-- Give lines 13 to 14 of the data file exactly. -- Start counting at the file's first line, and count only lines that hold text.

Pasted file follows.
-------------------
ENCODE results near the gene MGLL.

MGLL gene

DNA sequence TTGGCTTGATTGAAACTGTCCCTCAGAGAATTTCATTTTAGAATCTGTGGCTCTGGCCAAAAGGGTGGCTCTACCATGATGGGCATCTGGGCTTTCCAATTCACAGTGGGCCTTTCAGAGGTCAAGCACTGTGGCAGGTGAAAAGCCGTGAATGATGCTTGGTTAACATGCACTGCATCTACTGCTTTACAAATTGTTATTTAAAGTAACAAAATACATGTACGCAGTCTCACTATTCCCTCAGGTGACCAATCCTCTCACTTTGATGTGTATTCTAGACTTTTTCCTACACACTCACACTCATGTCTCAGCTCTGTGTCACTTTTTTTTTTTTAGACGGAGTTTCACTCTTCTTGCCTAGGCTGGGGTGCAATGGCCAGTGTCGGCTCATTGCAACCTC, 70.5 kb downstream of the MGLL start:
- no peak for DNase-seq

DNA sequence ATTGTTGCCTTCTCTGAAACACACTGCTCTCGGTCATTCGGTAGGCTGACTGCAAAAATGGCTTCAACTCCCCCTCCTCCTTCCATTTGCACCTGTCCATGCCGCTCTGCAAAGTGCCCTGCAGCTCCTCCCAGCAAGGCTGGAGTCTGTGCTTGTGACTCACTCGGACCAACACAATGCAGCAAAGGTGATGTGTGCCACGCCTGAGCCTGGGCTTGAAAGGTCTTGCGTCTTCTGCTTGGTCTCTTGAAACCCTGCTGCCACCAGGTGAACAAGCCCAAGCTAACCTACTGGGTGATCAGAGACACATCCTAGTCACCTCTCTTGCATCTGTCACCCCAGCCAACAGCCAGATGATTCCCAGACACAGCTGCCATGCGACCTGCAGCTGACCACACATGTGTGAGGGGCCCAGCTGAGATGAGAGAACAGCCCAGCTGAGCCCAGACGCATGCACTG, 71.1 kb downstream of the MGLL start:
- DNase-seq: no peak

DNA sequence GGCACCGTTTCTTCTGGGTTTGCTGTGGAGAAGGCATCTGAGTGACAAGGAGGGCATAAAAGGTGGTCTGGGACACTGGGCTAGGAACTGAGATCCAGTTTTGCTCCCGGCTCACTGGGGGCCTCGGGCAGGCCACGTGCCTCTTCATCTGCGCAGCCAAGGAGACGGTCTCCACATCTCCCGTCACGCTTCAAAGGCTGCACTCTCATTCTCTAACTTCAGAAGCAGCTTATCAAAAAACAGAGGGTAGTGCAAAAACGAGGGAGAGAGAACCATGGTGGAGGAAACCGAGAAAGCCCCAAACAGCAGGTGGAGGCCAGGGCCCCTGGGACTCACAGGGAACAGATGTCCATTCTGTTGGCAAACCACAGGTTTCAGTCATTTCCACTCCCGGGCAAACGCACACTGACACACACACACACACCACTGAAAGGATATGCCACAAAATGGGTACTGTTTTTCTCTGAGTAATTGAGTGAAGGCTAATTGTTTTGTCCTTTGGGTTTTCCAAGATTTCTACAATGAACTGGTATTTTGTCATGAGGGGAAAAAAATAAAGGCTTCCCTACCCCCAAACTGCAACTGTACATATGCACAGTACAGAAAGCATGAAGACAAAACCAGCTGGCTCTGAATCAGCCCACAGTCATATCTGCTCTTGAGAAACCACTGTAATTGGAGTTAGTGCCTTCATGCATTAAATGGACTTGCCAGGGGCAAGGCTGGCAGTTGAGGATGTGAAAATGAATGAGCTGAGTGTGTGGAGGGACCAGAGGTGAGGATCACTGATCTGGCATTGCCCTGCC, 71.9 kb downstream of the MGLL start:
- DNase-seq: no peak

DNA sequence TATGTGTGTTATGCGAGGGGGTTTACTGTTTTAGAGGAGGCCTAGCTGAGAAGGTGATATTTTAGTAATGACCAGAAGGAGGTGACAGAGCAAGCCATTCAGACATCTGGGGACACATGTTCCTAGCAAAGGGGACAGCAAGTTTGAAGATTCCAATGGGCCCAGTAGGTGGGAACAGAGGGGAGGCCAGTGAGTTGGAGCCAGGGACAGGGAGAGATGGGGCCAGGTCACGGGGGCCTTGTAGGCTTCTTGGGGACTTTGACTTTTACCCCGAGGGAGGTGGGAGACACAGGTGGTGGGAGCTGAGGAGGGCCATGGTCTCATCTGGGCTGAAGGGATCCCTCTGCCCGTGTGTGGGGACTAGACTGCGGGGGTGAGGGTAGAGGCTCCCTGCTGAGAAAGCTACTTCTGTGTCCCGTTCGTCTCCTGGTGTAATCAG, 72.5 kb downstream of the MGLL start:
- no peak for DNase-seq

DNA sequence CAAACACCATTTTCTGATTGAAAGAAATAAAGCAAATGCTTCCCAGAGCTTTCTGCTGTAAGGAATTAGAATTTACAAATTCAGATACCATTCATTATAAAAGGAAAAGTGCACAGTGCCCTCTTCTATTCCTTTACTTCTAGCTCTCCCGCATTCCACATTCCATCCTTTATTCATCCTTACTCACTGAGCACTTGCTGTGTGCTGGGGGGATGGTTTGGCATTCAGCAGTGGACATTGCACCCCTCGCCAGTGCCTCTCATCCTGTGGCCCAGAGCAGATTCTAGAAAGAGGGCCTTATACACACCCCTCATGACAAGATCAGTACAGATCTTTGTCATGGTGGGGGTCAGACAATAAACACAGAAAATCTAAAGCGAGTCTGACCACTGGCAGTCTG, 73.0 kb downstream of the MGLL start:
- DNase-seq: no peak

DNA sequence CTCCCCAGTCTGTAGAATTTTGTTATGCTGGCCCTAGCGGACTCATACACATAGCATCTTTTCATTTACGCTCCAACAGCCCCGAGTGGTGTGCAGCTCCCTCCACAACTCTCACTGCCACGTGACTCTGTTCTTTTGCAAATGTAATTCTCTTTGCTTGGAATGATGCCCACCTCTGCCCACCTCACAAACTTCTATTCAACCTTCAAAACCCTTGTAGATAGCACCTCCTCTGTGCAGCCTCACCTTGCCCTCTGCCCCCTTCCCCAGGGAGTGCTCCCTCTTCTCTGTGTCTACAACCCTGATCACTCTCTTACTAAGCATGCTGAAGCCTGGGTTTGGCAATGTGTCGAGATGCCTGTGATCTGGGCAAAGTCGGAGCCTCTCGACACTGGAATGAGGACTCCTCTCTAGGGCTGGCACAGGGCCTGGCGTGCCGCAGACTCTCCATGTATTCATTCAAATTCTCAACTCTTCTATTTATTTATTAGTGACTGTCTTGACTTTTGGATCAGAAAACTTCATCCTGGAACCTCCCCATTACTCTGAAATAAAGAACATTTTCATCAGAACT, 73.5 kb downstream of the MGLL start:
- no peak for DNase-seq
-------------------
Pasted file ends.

DNA sequence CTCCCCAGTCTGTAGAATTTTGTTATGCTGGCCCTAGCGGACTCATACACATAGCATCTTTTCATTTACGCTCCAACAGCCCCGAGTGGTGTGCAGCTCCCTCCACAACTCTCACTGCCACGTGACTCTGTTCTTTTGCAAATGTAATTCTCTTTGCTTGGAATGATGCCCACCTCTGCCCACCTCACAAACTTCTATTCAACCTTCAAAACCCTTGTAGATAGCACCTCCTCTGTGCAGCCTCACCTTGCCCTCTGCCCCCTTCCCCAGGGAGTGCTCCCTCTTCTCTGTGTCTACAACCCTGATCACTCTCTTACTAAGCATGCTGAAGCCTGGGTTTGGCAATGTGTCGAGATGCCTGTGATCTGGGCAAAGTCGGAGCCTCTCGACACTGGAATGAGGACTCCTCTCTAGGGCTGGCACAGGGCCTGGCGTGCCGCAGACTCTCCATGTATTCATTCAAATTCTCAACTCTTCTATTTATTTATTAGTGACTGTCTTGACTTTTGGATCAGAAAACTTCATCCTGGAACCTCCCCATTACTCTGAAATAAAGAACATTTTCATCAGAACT, 73.5 kb downstream of the MGLL start:
- no peak for DNase-seq